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Mental Leap 5 - 26 weeks – Your baby begins to understand connections

Your baby is approaching 7 months and developing rapidly. In fact, it can happen so quickly it might overwhelm your baby.

Your baby begins to understand distance between objects. The world needs to be explored, but the same time, there's a need to maintain close contact with the parents. You may also experience a clingier baby during this leap.

Please also read: Mental Leap - Follow your child's development through 10 leaps

Here's what to expect during the fifth leap

As your baby grows older, the interest in exploring increases—even though it may seem a bit scary at times. Your baby has truly realized that things can disappear. If he/she throws a piece of toy away, it stays there.

You may notice your baby is very focused on toys’ placement. The different items can suddenly be on top of, under, next to, or inside something. Prepare yourself for a period that involves throwing toys from the playpen, highchair, play mat, or when your baby is sitting on your lap.

If you leave the room, it's not uncommon for your baby to start crying – he/she thinks you've disappeared and may never come back.

Signs of the fifth leap (26 weeks)

Many of the signs from earlier leaps are repeated. The fear of losing you is significant, so it's important to give your son/daughter extra attention when you can see crying is imminent. It's also not uncommon for your baby to become clingier than usual.

Restless sleep

The many new impressions need to be processed during sleep, which can make it harder to find peace when putting your baby to bed at night. You may also experience your baby wakes up more during the night, and during the day, it can be harder to put your baby down for naps and to remain asleep for longer periods at a time.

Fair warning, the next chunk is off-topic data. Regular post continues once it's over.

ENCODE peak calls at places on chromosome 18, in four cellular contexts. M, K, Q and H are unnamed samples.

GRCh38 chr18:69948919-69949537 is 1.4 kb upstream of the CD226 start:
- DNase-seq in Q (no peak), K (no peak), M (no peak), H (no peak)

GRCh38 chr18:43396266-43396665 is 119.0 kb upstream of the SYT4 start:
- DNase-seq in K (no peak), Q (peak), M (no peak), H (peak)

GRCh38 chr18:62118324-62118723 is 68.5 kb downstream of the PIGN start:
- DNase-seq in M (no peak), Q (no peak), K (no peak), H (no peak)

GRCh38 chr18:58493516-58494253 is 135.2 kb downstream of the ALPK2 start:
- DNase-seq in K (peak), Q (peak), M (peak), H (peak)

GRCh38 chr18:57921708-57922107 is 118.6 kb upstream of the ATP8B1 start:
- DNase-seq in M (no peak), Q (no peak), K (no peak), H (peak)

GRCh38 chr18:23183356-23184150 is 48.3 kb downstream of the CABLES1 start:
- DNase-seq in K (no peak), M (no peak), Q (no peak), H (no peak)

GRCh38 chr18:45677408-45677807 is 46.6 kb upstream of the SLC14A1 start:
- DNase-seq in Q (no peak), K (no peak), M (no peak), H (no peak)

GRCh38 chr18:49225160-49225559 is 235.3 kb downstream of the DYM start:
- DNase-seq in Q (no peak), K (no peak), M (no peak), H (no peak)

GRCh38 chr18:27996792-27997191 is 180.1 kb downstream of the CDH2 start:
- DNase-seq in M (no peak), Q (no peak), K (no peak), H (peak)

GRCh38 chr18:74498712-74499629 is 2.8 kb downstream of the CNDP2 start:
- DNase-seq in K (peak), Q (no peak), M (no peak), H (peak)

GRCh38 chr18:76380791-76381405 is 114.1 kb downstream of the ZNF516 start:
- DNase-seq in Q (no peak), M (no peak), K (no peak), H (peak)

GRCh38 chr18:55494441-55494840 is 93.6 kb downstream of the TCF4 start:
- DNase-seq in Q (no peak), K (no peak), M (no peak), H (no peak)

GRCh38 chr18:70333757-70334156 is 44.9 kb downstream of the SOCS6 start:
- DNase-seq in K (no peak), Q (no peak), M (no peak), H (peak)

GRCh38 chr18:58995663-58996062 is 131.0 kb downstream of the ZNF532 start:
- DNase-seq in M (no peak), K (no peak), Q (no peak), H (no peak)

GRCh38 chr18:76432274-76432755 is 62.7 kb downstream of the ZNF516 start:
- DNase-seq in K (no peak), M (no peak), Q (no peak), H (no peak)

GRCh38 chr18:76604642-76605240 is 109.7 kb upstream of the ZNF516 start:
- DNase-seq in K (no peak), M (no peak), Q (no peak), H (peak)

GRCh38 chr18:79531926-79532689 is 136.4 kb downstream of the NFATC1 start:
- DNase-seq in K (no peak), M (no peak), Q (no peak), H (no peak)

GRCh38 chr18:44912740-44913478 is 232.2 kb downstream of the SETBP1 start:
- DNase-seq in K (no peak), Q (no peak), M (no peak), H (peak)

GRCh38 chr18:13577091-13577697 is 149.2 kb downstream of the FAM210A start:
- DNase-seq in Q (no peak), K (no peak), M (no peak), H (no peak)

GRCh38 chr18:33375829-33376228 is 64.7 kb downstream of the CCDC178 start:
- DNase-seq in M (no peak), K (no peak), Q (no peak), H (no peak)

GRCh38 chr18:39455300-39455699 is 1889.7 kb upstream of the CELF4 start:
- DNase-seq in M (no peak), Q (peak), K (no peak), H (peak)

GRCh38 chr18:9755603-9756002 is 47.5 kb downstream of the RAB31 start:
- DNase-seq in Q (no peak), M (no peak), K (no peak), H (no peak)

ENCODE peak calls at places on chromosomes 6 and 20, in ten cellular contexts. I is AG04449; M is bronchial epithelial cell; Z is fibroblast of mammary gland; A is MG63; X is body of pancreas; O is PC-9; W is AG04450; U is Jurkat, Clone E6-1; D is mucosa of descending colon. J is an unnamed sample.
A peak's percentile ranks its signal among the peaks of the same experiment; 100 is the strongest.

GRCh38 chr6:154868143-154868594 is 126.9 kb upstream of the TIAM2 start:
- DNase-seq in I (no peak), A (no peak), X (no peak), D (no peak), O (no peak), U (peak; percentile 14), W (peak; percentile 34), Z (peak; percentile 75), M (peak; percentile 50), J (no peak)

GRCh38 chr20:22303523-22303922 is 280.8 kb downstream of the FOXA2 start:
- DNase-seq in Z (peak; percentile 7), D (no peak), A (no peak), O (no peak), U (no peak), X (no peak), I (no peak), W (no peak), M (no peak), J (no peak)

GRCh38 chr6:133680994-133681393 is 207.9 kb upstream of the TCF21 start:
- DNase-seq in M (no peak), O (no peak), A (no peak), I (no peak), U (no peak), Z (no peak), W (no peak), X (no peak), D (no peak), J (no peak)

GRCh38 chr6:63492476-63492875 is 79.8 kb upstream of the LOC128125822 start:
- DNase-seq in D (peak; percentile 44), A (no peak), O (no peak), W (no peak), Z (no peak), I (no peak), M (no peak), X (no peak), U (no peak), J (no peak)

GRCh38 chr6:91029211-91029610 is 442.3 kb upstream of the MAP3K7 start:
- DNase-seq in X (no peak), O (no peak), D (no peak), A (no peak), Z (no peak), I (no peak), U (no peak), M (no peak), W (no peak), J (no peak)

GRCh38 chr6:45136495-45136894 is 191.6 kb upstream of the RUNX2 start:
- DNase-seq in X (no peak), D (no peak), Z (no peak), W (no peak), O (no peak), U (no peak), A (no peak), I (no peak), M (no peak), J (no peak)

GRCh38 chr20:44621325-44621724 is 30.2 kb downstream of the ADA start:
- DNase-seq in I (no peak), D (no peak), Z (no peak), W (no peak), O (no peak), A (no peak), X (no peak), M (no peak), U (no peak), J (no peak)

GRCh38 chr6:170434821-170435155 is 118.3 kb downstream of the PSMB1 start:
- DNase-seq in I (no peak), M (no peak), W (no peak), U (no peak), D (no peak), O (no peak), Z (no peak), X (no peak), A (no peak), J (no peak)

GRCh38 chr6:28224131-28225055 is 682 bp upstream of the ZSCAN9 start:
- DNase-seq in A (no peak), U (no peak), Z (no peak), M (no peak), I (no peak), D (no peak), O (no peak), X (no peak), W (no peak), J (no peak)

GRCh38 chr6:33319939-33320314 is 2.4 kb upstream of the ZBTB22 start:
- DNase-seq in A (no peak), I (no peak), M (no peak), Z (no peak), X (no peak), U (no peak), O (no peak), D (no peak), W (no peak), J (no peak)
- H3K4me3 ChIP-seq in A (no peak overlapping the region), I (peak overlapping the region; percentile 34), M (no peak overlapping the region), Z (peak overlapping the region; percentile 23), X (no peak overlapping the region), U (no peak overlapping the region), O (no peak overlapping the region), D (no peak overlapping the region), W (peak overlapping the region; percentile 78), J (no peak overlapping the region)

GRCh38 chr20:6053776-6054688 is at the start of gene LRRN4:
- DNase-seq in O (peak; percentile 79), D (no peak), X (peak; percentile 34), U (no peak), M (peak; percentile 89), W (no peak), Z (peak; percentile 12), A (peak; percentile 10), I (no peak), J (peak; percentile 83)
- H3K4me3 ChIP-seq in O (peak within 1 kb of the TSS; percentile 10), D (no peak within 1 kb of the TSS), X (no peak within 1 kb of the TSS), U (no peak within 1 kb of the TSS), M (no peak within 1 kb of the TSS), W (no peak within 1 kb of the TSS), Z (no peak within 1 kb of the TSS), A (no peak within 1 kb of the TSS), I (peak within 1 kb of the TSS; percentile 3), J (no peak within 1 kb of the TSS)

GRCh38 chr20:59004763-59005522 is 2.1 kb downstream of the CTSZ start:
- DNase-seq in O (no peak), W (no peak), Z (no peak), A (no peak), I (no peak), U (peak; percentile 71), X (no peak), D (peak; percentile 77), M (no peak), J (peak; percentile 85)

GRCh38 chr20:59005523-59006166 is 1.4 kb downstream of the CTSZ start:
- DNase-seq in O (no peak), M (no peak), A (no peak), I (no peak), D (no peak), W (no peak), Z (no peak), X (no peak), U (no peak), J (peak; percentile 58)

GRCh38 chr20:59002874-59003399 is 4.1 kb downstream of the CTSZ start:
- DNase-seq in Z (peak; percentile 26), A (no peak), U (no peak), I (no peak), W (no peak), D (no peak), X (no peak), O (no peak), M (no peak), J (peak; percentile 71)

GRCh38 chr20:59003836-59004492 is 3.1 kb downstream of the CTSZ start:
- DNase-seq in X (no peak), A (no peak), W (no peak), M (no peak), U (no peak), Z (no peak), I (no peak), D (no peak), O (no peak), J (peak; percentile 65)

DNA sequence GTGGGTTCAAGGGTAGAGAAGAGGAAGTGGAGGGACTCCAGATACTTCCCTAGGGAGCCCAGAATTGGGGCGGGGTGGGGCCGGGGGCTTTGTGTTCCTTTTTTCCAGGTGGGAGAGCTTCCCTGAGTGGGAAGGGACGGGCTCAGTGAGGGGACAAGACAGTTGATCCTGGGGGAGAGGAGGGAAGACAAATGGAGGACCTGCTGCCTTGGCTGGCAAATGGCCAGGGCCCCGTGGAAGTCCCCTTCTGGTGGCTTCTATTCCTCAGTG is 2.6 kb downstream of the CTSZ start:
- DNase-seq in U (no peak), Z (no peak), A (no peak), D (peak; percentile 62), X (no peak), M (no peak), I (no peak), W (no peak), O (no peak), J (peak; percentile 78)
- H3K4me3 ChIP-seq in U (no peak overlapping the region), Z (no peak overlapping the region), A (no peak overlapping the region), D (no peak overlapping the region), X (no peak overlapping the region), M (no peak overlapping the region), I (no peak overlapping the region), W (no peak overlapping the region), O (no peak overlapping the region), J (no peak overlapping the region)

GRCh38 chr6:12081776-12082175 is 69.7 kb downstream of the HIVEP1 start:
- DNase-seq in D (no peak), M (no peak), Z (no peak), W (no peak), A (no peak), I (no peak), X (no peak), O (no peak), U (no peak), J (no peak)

Grumpiness

The leap at 26 weeks is also known for making your baby dissatisfied and grumpy more quickly. The changing table is a good example of this - where it might have been easy to change the diaper before. Now, your baby lies more restlessly, and sometimes even throughs a crying fit. Try to be patient and allocate the extra time for changing your baby.

Mental Leap at 26 weeks - how long does it last?

The fifth leap can last between 3 and 6 weeks, which can feel like an eternity when increased crying, clinginess, and restless sleep are prominent. But remember, it's just a phase, and all babies develop individually. Some may hardly notice the various signs, while others are more affected.

Tips for getting through the fifth leap

Patience is a great tip for this leap. Lower your expectations and go through the day on your baby's terms. Creating daily routines that are recognizable for your baby can also help.

Create plenty of cozy moments where your baby feels your presence and try to anticipate his/her needs if you sense crying is imminent. Try giving a gentle massage either using a bit of baby oil or by stroking your hands over the clothes.

Continue with simple activities your baby finds interesting, and always remember to exaggerate your enthusiasm when he/she tries something new or makes progress. Keep an eye on when enough is enough to avoid an overtired baby, which can lead to crying.

If you've truly tried everything to get your baby to sleep, you can try using a baby hammock. Perhaps you've had success rocking your baby to sleep before? A baby hammock combined with a cradle bouncer can help keep your baby asleep for longer periods due to the comforting, rocking motion. You'll experience more energy when your baby takes longer naps.

The time after the leap (26 weeks)

After the fifth leap, it's almost as if you have a completely new baby. Your baby is curios and interested in exploring the surroundings. Everythingneeds to be touched and put in the mouth - whether it's food, toys, or whatever else you have lying around the house. This is also a good opportunity to take care of potentially "dangerous" items that your baby should not be
able to reach.

Cognitively, there has also been a significant change. Suddenly, things can disappear – try introducing a shape sorter box for your baby. There are probably also more sounds emerging, and perhaps you notice your baby is trying to imitate sounds. Feel free to introduce picture books with animals where you copy animal sounds - you'll have a lot of fun doing that.

Don't worry if your baby hasn't reached these milestones yet. Remember that leaps are experienced differently, have varying durations, and of course, your baby will learn different skills at his/her own pace.